Sining Saysay traces PH history through art

By Rose Carmelle Lacuata,

Posted at Feb 06 2015 12:08 PM | Updated as of Feb 06 2015 10:30 PM

MANILA -- A collection of artworks depicting important events in history provides visitors the opportunity to walk through the country's glorious and colorful past.

SiningSaysay brings to the fore the talents of 28 distinguished artists from the University of the Philippines (UP) as they interpret Philippine history from the pre-hispanic times to the present.

Each artist endeavored to depict his vision in oil and acrylic on a grand 6 feet by 12 feet canvas over many months, reading and researching, and at times, vicariously reliving history.

"These works tell the story of us, the Filipino nation, narrated visually," said UP president Alfredo E. Pascual.

Together with officers of the UP Alumni Association (UPAA) and other distinguished alumni, SiningSaysay teaches history in a new way, by promoting art appreciation, understanding Filipino identity, and imbibing cultural pride.

Acting as consultants are respected historians Dr. Serafin Quiazon and Prof. Ma. Luisa Camagay, who provided the main turning points in Philippine history, which the artists later on transformed into art.

The project was conceived in 2008, the university's centennial year.

"The idea was further developed and refined to this kind of presentation," recalled Gari M. Tiongco, former UP Regent and former UPAA president.

"The concept was to be a come-on for students to learn the history of the Philippines in just half a day by going around. And not just going around a museum, but here it is given to you in the form of art, from alumni artists of UP. Not every country has this, but here, a tourist can come to the Philippines and learn our history by going over these artworks," he added.

Aside from the major events in the history of the Philippines, also depicted in artworks were little known historical facts, such as the Angono petroglyphs, the Austronesian roots of the Filipinos, the Chinese in the Philippines, the women in the Philippine Revolution, Macario Sakay, and the history of labor in the Philippines, among others.

"This is a project of grand scale and magnitude, the first of its kind, a program that will forever be a venue for engaging the public in a continuous discourse on the important times of our history," said Grace Javier Alfonso, one of the featured artists and a member of the UP project team.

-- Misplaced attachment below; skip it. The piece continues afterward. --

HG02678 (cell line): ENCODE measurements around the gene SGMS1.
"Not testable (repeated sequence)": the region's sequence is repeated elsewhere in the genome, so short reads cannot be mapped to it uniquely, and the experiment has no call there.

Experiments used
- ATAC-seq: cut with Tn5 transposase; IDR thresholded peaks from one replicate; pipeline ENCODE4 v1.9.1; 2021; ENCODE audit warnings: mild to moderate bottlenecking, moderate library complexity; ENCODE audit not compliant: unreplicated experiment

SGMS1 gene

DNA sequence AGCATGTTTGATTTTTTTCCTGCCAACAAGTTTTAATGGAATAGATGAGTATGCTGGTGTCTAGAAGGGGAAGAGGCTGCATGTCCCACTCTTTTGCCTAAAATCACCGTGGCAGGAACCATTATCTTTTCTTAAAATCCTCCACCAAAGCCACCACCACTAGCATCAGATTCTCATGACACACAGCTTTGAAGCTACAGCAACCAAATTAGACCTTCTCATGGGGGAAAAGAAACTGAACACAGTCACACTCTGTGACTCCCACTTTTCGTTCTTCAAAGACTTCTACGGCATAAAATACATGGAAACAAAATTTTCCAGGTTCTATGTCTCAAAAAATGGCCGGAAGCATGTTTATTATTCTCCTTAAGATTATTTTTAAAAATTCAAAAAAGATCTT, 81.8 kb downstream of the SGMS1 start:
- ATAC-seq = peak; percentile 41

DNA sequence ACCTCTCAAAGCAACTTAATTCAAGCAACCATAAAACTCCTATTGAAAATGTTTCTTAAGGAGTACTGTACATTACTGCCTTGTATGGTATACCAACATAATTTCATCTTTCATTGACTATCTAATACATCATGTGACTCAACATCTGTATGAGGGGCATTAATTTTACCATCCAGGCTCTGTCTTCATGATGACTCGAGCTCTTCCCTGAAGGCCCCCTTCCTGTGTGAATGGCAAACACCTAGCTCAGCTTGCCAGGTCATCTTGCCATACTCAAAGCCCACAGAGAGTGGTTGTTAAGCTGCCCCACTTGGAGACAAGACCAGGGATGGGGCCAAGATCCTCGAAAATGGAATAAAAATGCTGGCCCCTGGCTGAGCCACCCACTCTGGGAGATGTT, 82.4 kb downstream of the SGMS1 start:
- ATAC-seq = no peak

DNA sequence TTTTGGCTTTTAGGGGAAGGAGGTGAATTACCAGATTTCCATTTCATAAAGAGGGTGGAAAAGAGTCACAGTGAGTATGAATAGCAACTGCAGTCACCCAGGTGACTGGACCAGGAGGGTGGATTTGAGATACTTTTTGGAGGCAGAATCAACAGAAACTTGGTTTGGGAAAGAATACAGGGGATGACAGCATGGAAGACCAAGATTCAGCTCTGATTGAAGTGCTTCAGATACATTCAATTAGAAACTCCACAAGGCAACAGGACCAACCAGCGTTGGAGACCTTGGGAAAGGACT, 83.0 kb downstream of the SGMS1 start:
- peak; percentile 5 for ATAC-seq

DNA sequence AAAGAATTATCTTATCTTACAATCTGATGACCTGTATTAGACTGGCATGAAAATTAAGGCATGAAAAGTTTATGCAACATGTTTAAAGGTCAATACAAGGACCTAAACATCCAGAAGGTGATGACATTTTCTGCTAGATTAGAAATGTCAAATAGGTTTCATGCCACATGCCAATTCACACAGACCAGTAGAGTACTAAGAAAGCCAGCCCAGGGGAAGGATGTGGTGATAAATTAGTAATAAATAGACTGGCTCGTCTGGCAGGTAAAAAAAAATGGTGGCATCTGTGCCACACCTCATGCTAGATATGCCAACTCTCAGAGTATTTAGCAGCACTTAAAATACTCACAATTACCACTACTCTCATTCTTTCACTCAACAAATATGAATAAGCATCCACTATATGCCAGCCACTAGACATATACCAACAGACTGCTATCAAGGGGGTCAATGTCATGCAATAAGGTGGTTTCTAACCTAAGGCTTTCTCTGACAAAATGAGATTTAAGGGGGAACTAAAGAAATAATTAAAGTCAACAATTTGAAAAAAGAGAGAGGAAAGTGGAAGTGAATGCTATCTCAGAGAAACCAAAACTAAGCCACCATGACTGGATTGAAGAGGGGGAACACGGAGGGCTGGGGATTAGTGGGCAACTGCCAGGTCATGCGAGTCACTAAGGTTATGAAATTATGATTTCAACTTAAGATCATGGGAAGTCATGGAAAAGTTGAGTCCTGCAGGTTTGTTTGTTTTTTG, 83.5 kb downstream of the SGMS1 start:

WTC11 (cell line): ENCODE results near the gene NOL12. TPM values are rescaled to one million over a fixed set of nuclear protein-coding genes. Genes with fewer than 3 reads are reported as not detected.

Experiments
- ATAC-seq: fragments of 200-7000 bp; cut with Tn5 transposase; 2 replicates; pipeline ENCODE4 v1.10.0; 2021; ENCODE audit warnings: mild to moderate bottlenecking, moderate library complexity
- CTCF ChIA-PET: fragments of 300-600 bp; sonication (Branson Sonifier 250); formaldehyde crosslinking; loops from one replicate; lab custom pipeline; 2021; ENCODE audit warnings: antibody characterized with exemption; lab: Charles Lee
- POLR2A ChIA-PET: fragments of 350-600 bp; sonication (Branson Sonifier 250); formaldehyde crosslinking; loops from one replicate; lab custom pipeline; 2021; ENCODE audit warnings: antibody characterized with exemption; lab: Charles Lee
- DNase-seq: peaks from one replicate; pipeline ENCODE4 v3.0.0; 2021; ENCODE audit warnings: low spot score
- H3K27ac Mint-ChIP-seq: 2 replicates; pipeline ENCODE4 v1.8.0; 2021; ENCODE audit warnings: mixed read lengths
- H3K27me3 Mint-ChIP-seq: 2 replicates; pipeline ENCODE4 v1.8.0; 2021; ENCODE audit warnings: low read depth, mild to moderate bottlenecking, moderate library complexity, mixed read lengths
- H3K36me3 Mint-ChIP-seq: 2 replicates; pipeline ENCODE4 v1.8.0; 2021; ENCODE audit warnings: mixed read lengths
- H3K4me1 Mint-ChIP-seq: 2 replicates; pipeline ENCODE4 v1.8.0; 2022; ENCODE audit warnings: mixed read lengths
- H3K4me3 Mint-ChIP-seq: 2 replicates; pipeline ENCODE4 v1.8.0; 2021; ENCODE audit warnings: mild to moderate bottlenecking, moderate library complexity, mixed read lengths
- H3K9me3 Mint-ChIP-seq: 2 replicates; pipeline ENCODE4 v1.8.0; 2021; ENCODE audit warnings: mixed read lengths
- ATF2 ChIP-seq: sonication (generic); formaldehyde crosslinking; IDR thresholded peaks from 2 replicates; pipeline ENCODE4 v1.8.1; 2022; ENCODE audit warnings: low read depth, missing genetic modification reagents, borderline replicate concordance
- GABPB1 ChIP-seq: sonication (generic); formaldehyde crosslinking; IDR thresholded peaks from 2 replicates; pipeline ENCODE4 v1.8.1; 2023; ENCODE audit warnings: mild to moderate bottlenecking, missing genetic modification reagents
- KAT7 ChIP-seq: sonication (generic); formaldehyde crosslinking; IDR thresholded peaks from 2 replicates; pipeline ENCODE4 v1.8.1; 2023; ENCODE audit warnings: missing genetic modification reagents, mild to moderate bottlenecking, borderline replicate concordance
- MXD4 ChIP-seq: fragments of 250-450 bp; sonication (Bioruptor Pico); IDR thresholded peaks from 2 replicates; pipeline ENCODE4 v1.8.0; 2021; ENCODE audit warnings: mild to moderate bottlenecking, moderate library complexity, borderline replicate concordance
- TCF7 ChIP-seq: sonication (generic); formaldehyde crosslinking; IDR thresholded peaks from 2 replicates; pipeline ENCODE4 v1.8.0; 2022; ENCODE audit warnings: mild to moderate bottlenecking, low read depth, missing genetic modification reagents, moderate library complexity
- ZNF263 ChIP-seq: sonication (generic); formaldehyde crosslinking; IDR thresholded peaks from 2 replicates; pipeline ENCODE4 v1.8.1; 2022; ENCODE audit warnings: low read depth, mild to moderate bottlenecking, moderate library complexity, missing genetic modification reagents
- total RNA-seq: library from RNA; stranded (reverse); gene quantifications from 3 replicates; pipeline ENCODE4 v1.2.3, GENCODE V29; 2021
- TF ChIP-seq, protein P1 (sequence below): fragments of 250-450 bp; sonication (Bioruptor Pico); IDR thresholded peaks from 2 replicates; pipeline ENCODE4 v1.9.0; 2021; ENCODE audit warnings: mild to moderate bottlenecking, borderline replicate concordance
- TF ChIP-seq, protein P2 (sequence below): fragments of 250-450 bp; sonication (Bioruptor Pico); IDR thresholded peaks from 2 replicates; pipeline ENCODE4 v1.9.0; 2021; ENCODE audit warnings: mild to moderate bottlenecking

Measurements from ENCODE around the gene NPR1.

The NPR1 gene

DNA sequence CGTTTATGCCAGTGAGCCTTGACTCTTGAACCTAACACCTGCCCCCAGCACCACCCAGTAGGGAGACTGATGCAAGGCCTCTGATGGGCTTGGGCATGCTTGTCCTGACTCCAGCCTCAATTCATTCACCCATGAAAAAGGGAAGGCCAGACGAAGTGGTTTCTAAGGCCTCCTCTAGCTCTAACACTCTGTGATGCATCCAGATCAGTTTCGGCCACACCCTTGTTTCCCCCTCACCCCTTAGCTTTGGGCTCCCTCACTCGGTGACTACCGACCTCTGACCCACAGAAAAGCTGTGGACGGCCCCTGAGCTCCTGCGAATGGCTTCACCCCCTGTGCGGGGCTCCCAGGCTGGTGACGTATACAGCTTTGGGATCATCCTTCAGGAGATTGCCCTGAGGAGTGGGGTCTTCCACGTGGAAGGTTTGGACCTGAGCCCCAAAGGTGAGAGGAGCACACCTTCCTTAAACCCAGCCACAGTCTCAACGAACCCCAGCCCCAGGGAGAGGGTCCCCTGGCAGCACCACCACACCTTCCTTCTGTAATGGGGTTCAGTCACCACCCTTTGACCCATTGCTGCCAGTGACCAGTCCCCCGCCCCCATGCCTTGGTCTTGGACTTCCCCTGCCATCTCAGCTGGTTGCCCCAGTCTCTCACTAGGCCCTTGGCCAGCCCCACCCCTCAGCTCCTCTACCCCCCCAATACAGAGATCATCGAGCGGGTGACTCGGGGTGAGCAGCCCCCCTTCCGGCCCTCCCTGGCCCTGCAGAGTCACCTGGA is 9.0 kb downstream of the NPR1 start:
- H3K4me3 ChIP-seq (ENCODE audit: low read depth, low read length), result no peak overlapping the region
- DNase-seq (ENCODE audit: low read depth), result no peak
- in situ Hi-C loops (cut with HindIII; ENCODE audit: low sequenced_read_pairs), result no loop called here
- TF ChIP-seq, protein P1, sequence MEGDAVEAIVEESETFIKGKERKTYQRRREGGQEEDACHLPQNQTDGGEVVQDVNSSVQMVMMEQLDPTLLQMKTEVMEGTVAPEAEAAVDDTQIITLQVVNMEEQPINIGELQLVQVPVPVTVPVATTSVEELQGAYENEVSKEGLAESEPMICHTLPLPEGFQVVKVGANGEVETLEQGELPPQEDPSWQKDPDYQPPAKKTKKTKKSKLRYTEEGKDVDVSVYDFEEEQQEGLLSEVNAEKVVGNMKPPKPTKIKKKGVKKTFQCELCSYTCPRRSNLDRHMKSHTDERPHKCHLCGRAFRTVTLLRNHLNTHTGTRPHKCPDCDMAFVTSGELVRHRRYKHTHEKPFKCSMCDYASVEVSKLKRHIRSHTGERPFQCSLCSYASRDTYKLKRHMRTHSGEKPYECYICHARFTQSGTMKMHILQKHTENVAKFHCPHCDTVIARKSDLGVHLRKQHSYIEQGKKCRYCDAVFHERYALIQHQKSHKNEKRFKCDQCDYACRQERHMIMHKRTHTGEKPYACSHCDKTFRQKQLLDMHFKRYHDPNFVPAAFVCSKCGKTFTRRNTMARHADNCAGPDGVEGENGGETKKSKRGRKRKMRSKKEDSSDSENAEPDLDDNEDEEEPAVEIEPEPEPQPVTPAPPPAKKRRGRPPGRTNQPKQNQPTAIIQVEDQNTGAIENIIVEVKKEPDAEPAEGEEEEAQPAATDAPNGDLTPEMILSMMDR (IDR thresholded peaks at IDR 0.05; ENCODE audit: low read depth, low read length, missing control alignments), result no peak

"Peopling of the Philippines II" by Gig De Pio

The works in the gallery are arranged chronologically according to when the events happened in history, with those depicting special topics interspersed along the way.

Artists' interpration of history

Camagay, a writer and professor of history, said the artists who worked on the project, at first, did not have a deep understanding of Philippine history.

They, however, came to understand history better as they started researching and working on their artworks.

"At first, they thought history was boring... But after research, they came to appreciate it," she added.

She also said the artists researched as much as they can about their topics, so as to depict Philippine history as it was written on books.

Luis E. Yee, Jr., the artist who worked on the Angono petroglyphs, said seeing the petroglyphs the first time was an emotional moment for him.

"It is only know that tourism started coming in, pero marami nang graffiti," he said about the petroglyphs.

Yee talking to a visitor in front of his artwork, "Prehistoric Philippines I".

For his artwork, Yee had to use marine plywood and a special kind of concrete-like material to recreate the petroglyphs. He had to wait several hours for the material to dry, before he can engrave his artwork and layer it with paint.

Janice Young poses beside her artwork, "Reunion: Chinese in the Philippines".

Janice Young, who worked on the Chinese in the Philippines, arranged the characters on her artwork like they were posing for a family picture.

"Reunion: Chinese in the Philippines" by Janice Young

Depicted in her artwork are popular personalities in Philippine history with Chinese lineage, as well as representatives of the Chinese doing different jobs - a Chinese official, a porcelain seller, and a statesman, among others.

Also included in the collection is one of the last artworks by the late National Artist for Visual Arts Abdul Mari Asia Imao, depicting the colorful life of the Muslims in the Philippines.

"Muslim in the Philippines" by National Artist Abdul Mari Asia Imao

Artworks that focus on special topics in the country's history, like Alfonso's "Women Empowerment in the Philippines"; Leonilo Doloricon's "History of Labor in the Philippines", Denes Villa Cruz Dasco's "Philippine Icons and Symbols", and Romeo S.A. Carlos' "Philippine Festivals" will help visitors have a deeper understanding of Philippine history, more than what is usually written on textbooks.

"Women Empowerment in the Philippines" by Grace Alfonso
Leonilo Doloricon's "History of Labor in the Philippines"
Denes Villa Cruz Dasco's "Philippine Icons and Symbols"
Romeo S.A. Carlos' "Philippine Festivals"
"Martial Law in the Philippines" by Adi Baen-Santos

SiningSaysay will be open to the public on February 18 at the Gateway Gallery in Gateway Tower Mall, Cubao, Quezon City.

The exhibit will open in time for the celebration of the National Arts Month, and the 60th anniversary of the Araneta Center.